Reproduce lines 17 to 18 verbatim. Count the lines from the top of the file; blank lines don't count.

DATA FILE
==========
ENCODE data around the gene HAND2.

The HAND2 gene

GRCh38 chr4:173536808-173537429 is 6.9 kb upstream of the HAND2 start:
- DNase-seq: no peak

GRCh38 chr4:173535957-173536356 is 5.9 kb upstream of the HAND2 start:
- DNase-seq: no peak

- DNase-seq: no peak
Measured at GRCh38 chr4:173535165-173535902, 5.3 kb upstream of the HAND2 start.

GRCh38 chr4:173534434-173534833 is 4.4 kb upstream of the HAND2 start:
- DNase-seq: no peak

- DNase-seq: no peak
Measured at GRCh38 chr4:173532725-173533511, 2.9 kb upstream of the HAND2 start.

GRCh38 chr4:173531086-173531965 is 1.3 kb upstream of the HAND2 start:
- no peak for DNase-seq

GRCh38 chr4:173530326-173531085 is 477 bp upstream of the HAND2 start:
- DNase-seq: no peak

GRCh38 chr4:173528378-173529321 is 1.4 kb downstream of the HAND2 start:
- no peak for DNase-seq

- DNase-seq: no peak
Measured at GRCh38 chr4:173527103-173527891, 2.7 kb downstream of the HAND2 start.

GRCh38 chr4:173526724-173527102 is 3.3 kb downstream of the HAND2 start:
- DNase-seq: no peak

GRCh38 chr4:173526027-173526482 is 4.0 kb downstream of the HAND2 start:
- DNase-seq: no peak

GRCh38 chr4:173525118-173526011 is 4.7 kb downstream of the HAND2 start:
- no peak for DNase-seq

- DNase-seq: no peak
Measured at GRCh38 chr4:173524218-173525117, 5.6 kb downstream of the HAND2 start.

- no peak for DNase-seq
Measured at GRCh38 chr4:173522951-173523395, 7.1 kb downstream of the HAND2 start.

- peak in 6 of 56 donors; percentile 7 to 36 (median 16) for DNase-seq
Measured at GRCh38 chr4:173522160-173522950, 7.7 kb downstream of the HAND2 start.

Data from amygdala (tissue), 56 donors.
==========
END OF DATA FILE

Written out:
GRCh38 chr4:173528378-173529321 is 1.4 kb downstream of the HAND2 start:
- no peak for DNase-seq